New questions that measure important aspects of tobacco control programs that can be found in Key Outcome Indicators for Evaluating Comprehensive Tobacco Control Programs were added to the questionnaire.  Nine of these new questions were placed among the core items for a total of 50 core questions. The revised core and supplementary items were arranged in a logical order for use by the states.  The revised final questionnaire with the changes from Phase I contains 81 items that states can use in their YTS surveys.  Phase I was completed in the summer of 2006 and the revised questionnaire was used by states for the first time in the fall of 2006.

In Phase II of the state YTS revision, the CDC YTS Workgroup focused on question wording.  After extensive review, input from states and partners, and consultation with experts on questionnaire design, the workgroup proposed revisions to the questions that measure prevalence of current and past tobacco use, interest and experience with cessation, and exposure to secondhand smoke, among others, to improve the measurement of these key indicators for tobacco control.  The proposed questions were cognitively tested to ensure that middle school and high school students interpreted the items correctly, resulting in further revisions to the wording of the state YTS questions. 

The intent of this FOA is to assess whether the question wording changes from Phase II of the proposed revision of the state YTS affect responses to key questions, and consequently to any estimates that are made using these questions.  It will support the administration of a split-sample (split-ballot) survey of sufficient size to provide reliable estimates, determine whether there are significant differences in the estimates derived from the original state YTS survey questions compared to the proposed state YTS survey questions, and quantify the direction and magnitude of any identified differences.  Creative suggestions and possible solutions for state-based surveillance and evaluation activities will be proposed for addressing any differences that result from changes in question wording.  It is anticipated that study findings will be showcased at a special session of a national tobacco control meeting.

Scientific Knowledge to be Achieved

The research supported by this FOA will increase our knowledge of appropriate and effective measures for evaluation and surveillance, and prevention and control strategies for reducing tobacco use among youth in the United States.  It is anticipated that estimates of the impact of the proposed revision of the YTS questions will provide states with improved data and increase their ability to measure youth tobacco use and evaluate the effectiveness of state-level tobacco control programs. 

Research Objectives and Experimental Approach

The research objective of this FOA is to improve the measurement of tobacco use and cessation in the state YTS.  Using a split sample (split-ballot) survey, this project will compare the estimates resulting from the proposed revised state YTS questions (e.g., prevalence of current use, ever use, cessation of tobacco use in youth) to those from the original 2006 state YTS and examine the effect of the proposed question changes.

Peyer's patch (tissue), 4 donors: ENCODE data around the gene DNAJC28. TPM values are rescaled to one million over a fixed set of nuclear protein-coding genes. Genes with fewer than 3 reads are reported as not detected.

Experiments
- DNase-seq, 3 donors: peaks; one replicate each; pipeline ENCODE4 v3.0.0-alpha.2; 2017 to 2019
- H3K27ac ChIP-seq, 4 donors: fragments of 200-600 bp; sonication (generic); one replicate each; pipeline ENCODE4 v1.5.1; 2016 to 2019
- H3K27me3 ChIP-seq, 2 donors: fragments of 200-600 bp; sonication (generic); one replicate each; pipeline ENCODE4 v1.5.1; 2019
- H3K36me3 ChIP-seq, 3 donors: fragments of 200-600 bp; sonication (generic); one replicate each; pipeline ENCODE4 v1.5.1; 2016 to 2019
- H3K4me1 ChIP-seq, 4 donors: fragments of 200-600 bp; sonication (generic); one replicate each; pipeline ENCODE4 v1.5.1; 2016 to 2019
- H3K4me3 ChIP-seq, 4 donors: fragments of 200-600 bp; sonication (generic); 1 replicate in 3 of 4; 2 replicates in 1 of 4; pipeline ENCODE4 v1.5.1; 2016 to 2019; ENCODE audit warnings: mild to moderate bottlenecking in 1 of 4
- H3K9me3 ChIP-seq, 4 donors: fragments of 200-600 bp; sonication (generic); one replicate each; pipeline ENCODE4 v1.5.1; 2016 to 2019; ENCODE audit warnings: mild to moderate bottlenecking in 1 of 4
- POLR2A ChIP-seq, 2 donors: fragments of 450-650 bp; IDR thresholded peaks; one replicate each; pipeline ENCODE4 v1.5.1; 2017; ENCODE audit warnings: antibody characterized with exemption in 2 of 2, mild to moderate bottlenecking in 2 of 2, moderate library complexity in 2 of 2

In split sample tests two or more versions of a question are administered to a random selection of individuals, using the same procedures for selection and administration.  Predetermined sample size calculations are carried out in order to determine that the sample sizes are adequate for assessing the differences of interest.  State-level estimates for selected YTS variables will be determined using the proposed revised state YTS questions and comparing those estimates with ones made using the original 2006 state survey questions, conducted using the same sampling frame, sampling strategy, methods, and data collection procedures at the same time.  Changes in question wording between the two survey versions will be examined to identify the direction and magnitude of the differences in their ability to measure prevalence, interest in, and experience with state-level tobacco use.

Awardees may administer the proposed revised YTS in either the fall 2007 or spring 2008 state YTS administration cycle.  It is essential that the two state surveys be conducted simultaneously and in the same manner utilizing the established YTS protocol for states.  Following is a brief description of the state YTS protocol:

Sampling:  The state YTS uses a two-stage sample design for 1) the selection of schools, and 2) the selection of classes and students within the schools.  Eligible schools include middle schools, junior high and high schools (or any school that consists of students in grades 6-12).  Each student must have an equal probability of selection.

Response Rates: School, Student, and Overall.  All three of these response rates must be reported for the sample completing the original questionnaire and for the sample completing the proposed revised questionnaire.

Weighting: The following three criteria are used in determining whether a data set can be weighted; the sampling method, selection probabilities are known for each student, and the overall response rate is at least 60%.

Protocol:  The state YTS has specific guidelines for contacting schools, obtaining parental permission, and classroom administration.  There are clear instructions for the roles of the various personnel in the schools and classrooms. 

Analyzing the Data:   Analysis of the standard state YTS data consists of two phases.  Questionnaires are sent to CDC for processing.  The weighted data is then analyzed and estimates made.  In the calculation of standard YTS sampling errors, it will be necessary to include the stratum, primary sampling units, and final sampling weight, all of which are provided by CDC.